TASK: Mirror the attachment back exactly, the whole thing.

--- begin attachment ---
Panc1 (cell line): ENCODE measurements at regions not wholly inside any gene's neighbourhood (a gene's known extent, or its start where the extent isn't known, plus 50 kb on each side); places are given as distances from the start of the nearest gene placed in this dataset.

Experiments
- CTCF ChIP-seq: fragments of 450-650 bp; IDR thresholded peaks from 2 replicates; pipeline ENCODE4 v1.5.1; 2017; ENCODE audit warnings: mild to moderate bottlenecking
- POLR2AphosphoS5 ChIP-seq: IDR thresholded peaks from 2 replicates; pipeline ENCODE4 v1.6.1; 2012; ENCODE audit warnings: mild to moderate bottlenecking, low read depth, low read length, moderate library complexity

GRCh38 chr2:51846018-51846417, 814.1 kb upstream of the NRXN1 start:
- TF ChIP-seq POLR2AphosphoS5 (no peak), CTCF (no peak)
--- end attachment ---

Panc1 (cell line): ENCODE measurements at regions not wholly inside any gene's neighbourhood (a gene's known extent, or its start where the extent isn't known, plus 50 kb on each side); places are given as distances from the start of the nearest gene placed in this dataset.

Experiments
- CTCF ChIP-seq: fragments of 450-650 bp; IDR thresholded peaks from 2 replicates; pipeline ENCODE4 v1.5.1; 2017; ENCODE audit warnings: mild to moderate bottlenecking
- POLR2AphosphoS5 ChIP-seq: IDR thresholded peaks from 2 replicates; pipeline ENCODE4 v1.6.1; 2012; ENCODE audit warnings: mild to moderate bottlenecking, low read depth, low read length, moderate library complexity

GRCh38 chr2:51846018-51846417, 814.1 kb upstream of the NRXN1 start:
- TF ChIP-seq POLR2AphosphoS5 (no peak), CTCF (no peak)